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TinyXML2 is a simple, small, efficient, C++ XML parser that can be easily integrating into other programs.
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/** @mainpage

<h1> TinyXML-2 </h1>

TinyXML is a simple, small, efficient, C++ XML parser that can be 
easily integrated into other programs.

The master is hosted on github:

The online HTML version of these docs:

Examples are in the "related pages" tab of the HTML docs.

<h2> What it does. </h2>
In brief, TinyXML parses an XML document, and builds from that a 
Document Object Model (DOM) that can be read, modified, and saved.

XML stands for "eXtensible Markup Language." It is a general purpose
human and machine readable markup language to describe arbitrary data.
All those random file formats created to store application data can 
all be replaced with XML. One parser for everything.

There are different ways to access and interact with XML data.
TinyXML-2 uses a Document Object Model (DOM), meaning the XML data is parsed
into a C++ objects that can be browsed and manipulated, and then 
written to disk or another output stream. You can also construct an XML document 
from scratch with C++ objects and write this to disk or another output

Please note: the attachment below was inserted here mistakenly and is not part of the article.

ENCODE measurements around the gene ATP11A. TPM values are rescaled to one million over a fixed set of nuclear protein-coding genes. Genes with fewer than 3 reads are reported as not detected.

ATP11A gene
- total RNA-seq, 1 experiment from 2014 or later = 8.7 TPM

stream. You can even use TinyXML-2 to stream XML programmatically from
code without creating a document first.

TinyXML-2 is designed to be easy and fast to learn. It is one header and
one cpp file. Simply add these to your project and off you go. 
There is an example file - xmltest.cpp - to get you started. 

TinyXML-2 is released under the ZLib license, 
so you can use it in open source or commercial code. The details
of the license are at the top of every source file.

TinyXML-2 attempts to be a flexible parser, but with truly correct and
compliant XML output. TinyXML-2 should compile on any reasonably C++
compliant system. It does not rely on exceptions, RTTI, or the STL.

<h2> What it doesn't do. </h2>

TinyXML-2 doesn't parse or use DTDs (Document Type Definitions) or XSLs
(eXtensible Stylesheet Language.) There are other parsers out there 
that are much more fully
featured. But they are also much bigger, take longer to set up in
your project, have a higher learning curve, and often have a more
restrictive license. If you are working with browsers or have more
complete XML needs, TinyXML-2 is not the parser for you.